Witness: Mangum home had broken knives, broken door
Posted November 18, 2013
Durham, N.C. — Several knives, including four with the blade broken off, were found in Crystal Mangum's Durham apartment two years ago after she stabbed her boyfriend, a former police evidence technician said Monday.
Mangum, 34, is charged with murder in the April 3, 2011, stabbing of Reginald Daye. He died 10 days later of complications at Duke University Hospital.
She maintains the stabbing was a case of self-defense.
In the third day of testimony in Mangum's trial, Almon Brown, who worked for the Durham Police Department in 2011, spent about two hours Monday morning showing jurors photos taken in the apartment and displaying evidence he recovered there.
Steak knives and other kitchen knives were found in the living room and bedroom, Brown said. Some knife blades had red stains on them, and broken blades were found on a sofa, the bedroom floor and counters, he said.
Among the dozens of photos he took that night were some that showed a bathroom door knocked off its hinges, clumps of hair on the bathroom floor and a mattress and scratches on Mangum's face and hand.
Defense attorney Daniel Meier said in his opening statement last week that Daye kicked open the bathroom door during an argument, dragged Mangum out by her hair and held her down on the bed. Mangum stabbed Daye once in the side, Meier said, in an effort to get out of the apartment.
Daye's nephew told police that Daye and Mangum had been arguing over rent money and said that Daye had said Mangum grabbed the cash and left after the stabbing, other witnesses said previously.
Officer Curtis Knight, who was at the apartment complex on an unrelated call that night, testified Monday that Daye yelled, "Crystal, give me my $700," as the couple argued outside the apartment. Knight said he told Daye that he could take out warrants against Mangum for theft, but Daye told him not to bother, and the couple went back inside.
Cpl. Leslie Bond, a domestic violence investigator for the Durham Police Department, interviewed Daye in the hospital after the stabbing. He told her that Mangum had "disrespected him by bringing other guys to the house," she testified.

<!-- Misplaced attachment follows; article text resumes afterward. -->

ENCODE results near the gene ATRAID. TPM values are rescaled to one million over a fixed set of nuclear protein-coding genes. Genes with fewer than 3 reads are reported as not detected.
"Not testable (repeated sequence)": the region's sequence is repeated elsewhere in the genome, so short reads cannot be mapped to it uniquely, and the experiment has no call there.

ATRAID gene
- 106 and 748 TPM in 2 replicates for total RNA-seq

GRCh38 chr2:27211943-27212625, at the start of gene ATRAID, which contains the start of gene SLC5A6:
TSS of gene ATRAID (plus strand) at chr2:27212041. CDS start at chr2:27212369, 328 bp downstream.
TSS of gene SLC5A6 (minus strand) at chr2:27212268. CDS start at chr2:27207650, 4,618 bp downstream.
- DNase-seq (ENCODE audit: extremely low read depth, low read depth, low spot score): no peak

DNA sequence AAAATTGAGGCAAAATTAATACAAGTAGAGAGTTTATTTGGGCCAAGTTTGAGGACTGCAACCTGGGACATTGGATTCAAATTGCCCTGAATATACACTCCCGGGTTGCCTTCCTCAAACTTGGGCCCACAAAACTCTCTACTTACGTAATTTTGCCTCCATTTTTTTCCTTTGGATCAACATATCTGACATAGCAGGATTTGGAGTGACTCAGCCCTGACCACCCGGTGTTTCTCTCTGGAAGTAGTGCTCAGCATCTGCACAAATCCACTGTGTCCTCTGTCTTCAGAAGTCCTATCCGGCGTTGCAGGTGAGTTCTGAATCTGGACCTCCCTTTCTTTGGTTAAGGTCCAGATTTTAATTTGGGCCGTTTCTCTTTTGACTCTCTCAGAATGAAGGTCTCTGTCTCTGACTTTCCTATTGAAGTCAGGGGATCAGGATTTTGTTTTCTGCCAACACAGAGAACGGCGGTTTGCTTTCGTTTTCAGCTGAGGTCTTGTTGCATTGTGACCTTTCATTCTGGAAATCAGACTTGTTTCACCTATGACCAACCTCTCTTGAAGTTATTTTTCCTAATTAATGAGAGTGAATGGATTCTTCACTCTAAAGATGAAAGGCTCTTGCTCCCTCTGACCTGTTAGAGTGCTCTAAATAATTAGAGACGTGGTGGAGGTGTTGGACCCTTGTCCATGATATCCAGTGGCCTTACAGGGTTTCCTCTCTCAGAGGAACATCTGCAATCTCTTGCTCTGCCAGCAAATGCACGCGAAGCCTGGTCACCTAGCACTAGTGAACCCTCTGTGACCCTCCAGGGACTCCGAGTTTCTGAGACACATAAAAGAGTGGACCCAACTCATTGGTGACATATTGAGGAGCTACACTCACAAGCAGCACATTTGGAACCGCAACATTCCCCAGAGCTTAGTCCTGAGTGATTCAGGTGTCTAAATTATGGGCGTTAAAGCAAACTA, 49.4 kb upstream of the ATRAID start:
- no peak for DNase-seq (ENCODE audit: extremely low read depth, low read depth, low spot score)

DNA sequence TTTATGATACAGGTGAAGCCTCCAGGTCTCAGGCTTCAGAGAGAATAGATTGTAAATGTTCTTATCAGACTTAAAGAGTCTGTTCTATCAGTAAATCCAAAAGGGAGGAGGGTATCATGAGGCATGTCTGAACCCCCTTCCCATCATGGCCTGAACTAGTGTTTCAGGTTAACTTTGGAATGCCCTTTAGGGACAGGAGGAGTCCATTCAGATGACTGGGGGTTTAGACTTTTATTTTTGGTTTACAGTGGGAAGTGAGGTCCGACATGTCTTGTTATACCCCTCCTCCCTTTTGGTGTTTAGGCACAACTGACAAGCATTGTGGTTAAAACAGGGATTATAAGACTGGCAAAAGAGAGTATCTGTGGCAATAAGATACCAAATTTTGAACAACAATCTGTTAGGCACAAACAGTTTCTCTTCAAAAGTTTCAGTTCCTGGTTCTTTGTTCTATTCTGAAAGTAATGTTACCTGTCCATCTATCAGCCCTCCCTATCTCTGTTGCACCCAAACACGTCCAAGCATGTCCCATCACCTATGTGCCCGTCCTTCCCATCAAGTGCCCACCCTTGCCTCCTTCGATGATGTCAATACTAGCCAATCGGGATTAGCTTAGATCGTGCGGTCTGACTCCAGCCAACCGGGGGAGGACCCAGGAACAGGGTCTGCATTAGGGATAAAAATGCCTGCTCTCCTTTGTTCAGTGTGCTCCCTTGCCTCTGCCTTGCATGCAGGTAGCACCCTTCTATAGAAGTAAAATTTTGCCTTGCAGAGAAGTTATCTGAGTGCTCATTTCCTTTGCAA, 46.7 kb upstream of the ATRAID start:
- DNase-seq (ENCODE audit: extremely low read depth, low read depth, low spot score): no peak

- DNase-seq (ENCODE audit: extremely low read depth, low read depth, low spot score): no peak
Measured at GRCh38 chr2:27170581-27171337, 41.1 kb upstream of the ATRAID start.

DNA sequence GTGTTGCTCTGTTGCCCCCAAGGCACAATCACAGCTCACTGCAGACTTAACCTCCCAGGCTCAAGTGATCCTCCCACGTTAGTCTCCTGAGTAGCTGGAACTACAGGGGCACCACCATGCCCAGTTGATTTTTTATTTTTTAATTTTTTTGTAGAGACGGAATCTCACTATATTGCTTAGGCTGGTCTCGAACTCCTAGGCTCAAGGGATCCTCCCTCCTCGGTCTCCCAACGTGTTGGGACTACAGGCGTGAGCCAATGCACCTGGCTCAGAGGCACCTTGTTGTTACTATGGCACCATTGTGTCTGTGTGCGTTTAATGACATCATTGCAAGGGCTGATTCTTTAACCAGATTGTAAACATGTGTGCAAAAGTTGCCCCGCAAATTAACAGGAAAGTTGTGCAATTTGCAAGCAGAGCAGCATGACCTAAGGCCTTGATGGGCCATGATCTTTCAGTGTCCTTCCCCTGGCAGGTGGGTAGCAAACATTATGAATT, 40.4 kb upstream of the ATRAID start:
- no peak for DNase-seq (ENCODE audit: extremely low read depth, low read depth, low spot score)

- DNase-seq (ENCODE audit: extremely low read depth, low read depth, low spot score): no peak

Daye said neither he nor Mangum wanted to stop arguing, Bond said, but that, when he tried to leave the apartment because she was threatening him, she stabbed him in the back.
Aykia Hanes, who lived next door to Daye, testified that she often heard him arguing with Mangum – as well as the thumps against her apartment wall when things were being thrown around next door. On the night of the stabbing, she said there was "a lot of yelling and screaming from both of them."
Hanes said she looked out the peephole of her front door and saw Daye leave and return, which then was followed by more arguing. She said she never heard any cries for help, but Daye did yell, "Leave me alone. Get the hell out."
"I just thought it was their normal thing," she testified.
On Friday, Mangum's former boyfriend, Milton Walker, reluctantly testified that she had threatened him with a knife during a February 2010 argument and that two police officers had to restrain her.
Durham County Assistant District Attorney Charlene Franks elicited more testimony Monday regarding the 2010 case from Bond and Sgt. John Tyler, who said Mangum "just snapped" and began threatening Walker in front of him and other officers.
Mangum made national headlines in March 2006 when she claimed that three players on the Duke University lacrosse team trapped her inside a bathroom at 610 N. Buchanan Blvd., where she was performing as a stripper at a team party, and raped and sexually assaulted her. Her story about the incident was so inconsistent that Attorney General Roy Cooper later declared the players innocent, saying there was no credible evidence against them.
Prosecutors are prohibited from mentioning the Duke lacrosse case during the trial, with the possible exception of challenging Mangum's credibility as a witness.